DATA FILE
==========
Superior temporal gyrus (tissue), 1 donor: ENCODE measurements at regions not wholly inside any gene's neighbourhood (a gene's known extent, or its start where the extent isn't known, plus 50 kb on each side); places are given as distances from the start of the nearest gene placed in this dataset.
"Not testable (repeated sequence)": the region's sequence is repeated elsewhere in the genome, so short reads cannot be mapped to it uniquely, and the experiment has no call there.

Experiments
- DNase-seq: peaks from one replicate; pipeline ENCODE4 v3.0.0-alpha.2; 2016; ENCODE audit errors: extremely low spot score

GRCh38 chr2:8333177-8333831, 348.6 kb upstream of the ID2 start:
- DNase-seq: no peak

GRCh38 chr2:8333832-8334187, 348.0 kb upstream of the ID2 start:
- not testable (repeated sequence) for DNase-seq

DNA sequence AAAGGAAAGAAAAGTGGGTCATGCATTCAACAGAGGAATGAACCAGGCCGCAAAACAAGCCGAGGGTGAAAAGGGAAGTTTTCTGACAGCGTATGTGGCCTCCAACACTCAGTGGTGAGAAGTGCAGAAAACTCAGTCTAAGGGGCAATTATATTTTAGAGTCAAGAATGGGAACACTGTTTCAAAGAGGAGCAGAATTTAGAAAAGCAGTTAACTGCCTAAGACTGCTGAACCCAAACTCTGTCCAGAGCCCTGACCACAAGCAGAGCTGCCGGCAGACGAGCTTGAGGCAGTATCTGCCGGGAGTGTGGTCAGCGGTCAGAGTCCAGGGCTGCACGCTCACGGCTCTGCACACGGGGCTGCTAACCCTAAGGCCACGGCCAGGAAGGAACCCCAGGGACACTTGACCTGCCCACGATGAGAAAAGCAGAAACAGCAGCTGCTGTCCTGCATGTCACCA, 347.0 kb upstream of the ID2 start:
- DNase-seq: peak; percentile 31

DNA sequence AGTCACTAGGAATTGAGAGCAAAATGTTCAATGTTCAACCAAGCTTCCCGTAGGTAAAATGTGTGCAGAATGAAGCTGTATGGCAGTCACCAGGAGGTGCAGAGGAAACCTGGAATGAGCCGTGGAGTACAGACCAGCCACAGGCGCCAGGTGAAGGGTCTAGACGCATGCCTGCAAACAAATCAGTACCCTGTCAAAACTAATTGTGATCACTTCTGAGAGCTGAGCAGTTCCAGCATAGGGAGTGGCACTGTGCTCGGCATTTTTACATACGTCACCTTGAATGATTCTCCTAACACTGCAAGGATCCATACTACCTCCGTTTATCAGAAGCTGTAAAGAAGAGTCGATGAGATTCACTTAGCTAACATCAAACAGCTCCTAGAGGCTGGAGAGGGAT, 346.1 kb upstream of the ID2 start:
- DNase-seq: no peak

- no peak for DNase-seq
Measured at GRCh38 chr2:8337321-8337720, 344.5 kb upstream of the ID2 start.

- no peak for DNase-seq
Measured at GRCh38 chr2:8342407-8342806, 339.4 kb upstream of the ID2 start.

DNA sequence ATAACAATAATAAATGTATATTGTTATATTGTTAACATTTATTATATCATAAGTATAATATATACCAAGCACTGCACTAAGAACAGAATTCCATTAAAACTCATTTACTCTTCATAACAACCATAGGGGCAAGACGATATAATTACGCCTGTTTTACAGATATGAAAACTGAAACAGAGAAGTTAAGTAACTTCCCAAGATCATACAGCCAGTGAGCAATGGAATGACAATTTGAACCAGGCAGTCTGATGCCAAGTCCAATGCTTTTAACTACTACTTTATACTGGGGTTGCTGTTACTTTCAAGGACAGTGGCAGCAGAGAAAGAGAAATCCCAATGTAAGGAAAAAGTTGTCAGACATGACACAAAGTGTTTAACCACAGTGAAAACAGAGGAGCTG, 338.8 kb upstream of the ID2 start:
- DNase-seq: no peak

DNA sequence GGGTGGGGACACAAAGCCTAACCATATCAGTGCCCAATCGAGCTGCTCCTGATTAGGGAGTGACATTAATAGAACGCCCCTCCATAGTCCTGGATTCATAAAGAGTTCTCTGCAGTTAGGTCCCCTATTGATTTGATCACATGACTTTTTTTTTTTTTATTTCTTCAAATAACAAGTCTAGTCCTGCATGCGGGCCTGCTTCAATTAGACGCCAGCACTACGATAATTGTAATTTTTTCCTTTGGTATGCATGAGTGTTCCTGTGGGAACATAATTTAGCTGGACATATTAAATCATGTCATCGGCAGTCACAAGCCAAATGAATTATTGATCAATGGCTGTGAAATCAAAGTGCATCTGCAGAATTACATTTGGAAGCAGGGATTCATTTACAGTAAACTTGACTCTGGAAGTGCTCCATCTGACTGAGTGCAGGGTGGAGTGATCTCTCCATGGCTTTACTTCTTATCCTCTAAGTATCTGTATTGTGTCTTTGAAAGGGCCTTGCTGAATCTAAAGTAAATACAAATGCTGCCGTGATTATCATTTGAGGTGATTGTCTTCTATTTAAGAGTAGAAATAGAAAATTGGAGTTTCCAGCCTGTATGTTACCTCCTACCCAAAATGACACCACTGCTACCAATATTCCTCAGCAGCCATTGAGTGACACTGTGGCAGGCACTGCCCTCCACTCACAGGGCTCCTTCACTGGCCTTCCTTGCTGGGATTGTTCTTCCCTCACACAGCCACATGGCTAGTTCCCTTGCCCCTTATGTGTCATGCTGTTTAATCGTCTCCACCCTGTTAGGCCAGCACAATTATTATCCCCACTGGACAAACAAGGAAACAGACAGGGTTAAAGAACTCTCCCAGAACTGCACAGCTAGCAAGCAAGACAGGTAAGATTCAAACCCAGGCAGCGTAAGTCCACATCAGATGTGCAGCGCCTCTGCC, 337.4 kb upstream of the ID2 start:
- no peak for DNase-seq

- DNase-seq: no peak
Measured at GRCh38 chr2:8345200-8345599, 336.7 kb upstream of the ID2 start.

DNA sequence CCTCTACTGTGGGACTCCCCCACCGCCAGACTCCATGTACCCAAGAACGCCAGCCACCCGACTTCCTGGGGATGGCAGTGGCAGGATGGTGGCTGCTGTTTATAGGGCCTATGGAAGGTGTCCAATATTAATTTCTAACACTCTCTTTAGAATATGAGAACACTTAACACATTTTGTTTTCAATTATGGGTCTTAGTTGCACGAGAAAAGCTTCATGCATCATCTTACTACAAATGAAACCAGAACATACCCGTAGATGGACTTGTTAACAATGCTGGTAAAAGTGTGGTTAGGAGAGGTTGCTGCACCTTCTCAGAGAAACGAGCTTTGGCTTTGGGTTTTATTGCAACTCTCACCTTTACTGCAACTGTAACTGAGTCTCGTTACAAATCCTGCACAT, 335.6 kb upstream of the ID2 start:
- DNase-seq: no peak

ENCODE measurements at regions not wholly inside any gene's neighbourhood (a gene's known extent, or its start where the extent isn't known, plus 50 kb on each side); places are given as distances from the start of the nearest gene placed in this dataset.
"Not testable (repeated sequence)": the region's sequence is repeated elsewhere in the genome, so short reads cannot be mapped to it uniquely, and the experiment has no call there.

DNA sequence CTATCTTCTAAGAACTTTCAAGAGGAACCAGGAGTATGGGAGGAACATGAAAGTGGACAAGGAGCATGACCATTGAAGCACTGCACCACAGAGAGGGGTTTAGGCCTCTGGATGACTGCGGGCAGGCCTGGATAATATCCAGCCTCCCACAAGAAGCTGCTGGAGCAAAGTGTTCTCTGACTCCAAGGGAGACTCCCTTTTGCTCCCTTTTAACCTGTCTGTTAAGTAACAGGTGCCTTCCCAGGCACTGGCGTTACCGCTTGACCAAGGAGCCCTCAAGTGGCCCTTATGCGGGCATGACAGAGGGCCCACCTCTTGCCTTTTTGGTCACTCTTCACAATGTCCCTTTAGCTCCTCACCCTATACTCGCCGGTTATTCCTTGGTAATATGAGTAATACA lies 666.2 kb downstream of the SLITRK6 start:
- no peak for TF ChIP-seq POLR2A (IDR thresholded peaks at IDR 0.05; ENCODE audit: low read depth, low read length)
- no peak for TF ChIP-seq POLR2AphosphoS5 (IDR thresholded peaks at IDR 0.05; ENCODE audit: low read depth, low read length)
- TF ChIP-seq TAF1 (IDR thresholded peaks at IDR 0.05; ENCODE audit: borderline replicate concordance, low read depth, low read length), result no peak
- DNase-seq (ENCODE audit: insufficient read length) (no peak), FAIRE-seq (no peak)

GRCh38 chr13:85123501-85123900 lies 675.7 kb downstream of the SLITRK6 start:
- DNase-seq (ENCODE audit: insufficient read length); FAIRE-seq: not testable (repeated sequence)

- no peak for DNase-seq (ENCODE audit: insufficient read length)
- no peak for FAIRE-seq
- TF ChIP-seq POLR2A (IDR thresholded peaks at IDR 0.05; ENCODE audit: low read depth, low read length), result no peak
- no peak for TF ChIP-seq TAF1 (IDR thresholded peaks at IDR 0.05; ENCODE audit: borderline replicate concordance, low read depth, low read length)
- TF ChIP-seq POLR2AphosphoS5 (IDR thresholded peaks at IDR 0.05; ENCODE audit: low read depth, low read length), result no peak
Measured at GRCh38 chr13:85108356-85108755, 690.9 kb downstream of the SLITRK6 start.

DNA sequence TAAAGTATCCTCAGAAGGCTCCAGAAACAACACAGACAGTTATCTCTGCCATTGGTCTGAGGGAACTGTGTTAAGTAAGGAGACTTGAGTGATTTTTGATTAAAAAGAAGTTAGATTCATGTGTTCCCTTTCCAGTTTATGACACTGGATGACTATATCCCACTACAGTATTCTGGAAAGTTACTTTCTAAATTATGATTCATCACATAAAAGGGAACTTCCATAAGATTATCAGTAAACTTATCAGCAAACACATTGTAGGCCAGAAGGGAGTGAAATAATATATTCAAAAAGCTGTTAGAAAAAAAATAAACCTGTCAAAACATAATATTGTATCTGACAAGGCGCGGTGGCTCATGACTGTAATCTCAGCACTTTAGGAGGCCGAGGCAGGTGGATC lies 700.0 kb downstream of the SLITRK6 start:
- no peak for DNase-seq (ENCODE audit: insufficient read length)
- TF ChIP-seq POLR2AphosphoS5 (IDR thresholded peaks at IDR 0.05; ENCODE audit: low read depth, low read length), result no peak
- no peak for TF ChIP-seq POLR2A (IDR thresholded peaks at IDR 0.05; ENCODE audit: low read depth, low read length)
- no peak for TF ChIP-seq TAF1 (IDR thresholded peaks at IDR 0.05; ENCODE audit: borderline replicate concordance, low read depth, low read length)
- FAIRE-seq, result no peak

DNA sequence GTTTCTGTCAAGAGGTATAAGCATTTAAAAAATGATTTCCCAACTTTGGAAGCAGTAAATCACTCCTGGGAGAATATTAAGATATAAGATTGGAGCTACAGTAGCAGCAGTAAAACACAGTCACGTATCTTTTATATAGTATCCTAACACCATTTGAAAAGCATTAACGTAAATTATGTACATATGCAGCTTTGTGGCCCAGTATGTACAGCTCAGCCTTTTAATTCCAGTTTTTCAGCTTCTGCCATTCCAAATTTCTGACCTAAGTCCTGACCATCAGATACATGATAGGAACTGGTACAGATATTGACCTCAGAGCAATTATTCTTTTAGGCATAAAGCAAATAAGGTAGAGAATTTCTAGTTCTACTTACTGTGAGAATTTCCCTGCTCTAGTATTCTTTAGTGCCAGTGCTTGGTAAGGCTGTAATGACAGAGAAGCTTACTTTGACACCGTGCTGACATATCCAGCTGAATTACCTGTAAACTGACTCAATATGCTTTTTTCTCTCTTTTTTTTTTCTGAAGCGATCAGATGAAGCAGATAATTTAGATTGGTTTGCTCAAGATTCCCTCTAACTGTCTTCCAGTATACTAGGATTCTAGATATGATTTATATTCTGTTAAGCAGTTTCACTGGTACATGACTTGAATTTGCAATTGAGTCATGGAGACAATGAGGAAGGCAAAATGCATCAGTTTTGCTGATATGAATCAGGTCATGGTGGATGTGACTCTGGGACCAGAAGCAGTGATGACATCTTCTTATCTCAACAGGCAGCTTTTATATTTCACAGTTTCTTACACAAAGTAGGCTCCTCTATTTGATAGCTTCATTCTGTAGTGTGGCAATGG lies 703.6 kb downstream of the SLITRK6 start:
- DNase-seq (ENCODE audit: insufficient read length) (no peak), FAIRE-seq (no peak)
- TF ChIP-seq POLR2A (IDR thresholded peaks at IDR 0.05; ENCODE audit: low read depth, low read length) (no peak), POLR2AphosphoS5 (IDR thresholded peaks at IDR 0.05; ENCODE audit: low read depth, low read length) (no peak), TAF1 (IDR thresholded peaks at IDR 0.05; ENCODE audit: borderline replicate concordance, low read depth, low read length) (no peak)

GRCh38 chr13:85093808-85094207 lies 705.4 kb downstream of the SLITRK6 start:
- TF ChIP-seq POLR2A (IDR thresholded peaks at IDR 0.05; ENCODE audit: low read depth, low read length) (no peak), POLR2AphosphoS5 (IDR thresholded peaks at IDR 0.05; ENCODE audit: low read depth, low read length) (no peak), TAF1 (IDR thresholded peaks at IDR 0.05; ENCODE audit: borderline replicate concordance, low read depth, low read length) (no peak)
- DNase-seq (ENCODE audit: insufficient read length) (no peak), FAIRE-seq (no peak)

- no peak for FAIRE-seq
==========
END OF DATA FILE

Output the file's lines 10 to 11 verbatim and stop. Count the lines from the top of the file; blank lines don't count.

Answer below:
- DNase-seq: peak; percentile 31

DNA sequence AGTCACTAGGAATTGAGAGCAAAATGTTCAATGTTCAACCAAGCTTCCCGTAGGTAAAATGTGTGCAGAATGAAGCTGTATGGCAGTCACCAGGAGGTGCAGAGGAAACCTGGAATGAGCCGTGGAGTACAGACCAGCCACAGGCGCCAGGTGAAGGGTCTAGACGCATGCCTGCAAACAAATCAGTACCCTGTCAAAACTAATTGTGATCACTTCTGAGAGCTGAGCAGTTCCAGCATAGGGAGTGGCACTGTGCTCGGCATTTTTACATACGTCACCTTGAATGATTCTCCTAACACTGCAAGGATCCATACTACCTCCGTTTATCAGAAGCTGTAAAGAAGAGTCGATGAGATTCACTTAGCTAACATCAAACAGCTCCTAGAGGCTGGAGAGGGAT, 346.1 kb upstream of the ID2 start: